Browse image
Resolutions offered for this image:
1000 x 663 pixels 540 x 358 pixels 720 x 480 pixels 4256 x 2913 pixels 640 x 438 pixels
Cloud masks available for this image:

Spacecraft nadir point: 31.1° N, 31.7° E

Photo center point: 30.4° N, 32.4° E

Nadir to Photo Center: Southeast

Spacecraft Altitude: 186 nautical miles (344km)
Click for Google map
Width Height Annotated Cropped Purpose Links
1000 pixels 663 pixels No Yes Earth From Space collection Download Image
540 pixels 358 pixels Yes Yes Earth From Space collection Download Image
720 pixels 480 pixels Yes Yes NASA's Earth Observatory web site Download Image
4256 pixels 2913 pixels No No Download Image
640 pixels 438 pixels No No Download Image
Other options available:
Download Packaged File
Download a Google Earth KML for this Image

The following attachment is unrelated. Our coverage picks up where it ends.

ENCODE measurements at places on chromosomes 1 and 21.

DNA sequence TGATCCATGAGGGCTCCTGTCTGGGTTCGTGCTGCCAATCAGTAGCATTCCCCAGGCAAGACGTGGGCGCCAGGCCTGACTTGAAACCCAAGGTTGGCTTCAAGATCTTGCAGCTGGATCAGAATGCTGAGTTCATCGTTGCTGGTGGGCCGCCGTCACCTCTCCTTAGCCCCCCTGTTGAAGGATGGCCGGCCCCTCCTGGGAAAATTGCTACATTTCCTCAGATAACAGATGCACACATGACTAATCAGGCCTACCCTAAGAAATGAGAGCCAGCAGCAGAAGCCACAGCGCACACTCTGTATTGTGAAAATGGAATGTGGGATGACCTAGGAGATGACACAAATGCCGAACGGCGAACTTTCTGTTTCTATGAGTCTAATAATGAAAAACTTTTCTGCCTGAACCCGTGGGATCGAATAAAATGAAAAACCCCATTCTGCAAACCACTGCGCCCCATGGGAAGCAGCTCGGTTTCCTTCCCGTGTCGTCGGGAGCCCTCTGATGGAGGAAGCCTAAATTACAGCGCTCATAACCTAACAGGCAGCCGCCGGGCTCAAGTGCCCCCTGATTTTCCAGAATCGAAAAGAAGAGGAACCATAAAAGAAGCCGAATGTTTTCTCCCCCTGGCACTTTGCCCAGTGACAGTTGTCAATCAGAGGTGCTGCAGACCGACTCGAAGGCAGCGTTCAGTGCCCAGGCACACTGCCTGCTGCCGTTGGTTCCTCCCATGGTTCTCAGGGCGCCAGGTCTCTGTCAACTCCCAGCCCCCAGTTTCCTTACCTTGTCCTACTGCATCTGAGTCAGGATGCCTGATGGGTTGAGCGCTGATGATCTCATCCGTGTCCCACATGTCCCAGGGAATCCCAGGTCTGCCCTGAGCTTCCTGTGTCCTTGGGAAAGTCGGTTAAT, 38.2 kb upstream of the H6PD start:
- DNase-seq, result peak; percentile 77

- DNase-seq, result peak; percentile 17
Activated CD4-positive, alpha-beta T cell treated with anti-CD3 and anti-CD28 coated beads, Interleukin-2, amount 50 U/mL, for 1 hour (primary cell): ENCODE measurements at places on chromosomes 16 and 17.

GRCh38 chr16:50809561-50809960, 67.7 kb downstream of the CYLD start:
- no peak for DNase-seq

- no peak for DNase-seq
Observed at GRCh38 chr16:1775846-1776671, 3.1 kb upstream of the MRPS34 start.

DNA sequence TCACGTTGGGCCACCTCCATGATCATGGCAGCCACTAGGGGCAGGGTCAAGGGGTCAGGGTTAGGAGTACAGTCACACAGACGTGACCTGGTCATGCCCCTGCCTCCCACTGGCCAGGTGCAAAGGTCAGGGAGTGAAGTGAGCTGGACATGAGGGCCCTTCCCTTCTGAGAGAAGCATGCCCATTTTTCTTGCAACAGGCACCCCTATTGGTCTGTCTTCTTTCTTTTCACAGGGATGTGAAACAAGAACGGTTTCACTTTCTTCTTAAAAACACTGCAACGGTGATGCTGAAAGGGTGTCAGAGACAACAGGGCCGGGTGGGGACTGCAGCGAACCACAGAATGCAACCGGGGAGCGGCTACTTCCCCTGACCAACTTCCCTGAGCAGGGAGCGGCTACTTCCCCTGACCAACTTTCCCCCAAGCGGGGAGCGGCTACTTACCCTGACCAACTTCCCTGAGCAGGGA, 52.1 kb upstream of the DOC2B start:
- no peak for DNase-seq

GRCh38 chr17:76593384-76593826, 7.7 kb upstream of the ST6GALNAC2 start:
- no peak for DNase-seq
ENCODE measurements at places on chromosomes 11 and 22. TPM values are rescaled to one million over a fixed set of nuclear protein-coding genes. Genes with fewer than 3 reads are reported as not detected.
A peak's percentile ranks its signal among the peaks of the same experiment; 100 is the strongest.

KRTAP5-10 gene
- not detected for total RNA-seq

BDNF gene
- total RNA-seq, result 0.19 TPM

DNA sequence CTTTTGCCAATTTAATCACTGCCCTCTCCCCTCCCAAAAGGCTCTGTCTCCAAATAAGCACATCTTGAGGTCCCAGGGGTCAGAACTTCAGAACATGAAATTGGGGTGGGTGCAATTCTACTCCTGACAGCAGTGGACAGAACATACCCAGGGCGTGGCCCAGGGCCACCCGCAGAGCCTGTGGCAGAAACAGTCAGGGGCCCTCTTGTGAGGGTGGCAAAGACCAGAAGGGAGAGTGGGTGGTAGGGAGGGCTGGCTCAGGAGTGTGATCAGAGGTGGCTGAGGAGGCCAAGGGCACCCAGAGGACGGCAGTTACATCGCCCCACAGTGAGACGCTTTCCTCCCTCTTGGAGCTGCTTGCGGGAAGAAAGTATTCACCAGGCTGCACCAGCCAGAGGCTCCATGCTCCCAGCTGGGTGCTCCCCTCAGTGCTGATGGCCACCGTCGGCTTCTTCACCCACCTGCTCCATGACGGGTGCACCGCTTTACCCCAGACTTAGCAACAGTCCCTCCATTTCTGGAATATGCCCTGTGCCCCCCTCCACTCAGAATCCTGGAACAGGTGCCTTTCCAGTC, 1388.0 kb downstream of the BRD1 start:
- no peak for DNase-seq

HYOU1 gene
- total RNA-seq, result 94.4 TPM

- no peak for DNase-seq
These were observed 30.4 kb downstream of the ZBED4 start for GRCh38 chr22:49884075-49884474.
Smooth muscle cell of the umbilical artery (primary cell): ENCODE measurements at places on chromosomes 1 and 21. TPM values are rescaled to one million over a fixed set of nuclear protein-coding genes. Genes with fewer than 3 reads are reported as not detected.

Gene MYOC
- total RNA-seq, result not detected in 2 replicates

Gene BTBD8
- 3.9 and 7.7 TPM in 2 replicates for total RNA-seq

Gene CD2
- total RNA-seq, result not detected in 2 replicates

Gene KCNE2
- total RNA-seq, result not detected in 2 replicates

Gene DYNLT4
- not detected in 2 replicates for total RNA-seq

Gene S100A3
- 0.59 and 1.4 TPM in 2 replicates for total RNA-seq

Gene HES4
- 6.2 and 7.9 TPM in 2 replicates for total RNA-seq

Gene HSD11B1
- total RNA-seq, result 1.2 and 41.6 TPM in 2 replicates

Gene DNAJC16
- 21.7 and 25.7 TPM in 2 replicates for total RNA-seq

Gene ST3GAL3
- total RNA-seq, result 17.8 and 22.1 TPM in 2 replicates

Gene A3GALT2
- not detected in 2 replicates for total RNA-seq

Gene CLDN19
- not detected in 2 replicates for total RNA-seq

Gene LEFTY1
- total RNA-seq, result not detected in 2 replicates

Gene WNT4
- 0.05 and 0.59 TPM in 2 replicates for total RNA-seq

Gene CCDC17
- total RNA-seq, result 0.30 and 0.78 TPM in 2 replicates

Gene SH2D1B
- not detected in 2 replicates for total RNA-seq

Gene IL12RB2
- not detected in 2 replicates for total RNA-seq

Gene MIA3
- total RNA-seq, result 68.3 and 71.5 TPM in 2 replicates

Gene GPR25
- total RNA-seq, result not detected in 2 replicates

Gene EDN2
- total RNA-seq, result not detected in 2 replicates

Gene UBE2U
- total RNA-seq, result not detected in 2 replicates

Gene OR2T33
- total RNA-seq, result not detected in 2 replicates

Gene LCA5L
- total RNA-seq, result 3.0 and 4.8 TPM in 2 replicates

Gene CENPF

View photo footprint information
Image Caption: Great Bitter Lake, Egypt

The Great Bitter Lake is one of several lakes located along the Suez Canal, which connects the eastern Mediterranean and Red Seas. As the canal is built only to allow ships to travel in a single lane, the Great Bitter Lake is a location where ships can change their position in line (like the passing lane on the highway) before proceeding to either Port Said to the north, or the port of Suez to the south. The lake also provides an intermediate harbor for ships traversing the Canal--a journey that typically takes 14 hours end to end. Several ships, some under power and some anchored, are visible at image right.

Prior to the opening of the Suez Canal in 1869, Great Bitter Lake was a large salt flat; in the arid climate, basins rarely accumulate enough water to become true lakes. Large expanses of white and tan sandy sediments at image left and top attest to the desert conditions surrounding the lake. Located at the approximate midpoint of the Suez Canal, Great Bitter Lake is now filled with water derived from both the Red and Mediterranean Seas, and this steady influx of water balances the water lost to evaporation. The town of Fayid (also spelled as Fayed), visible along the western shore of the lake (bottom) is a tourist destination for residents of Cairo, particularly in the summer months.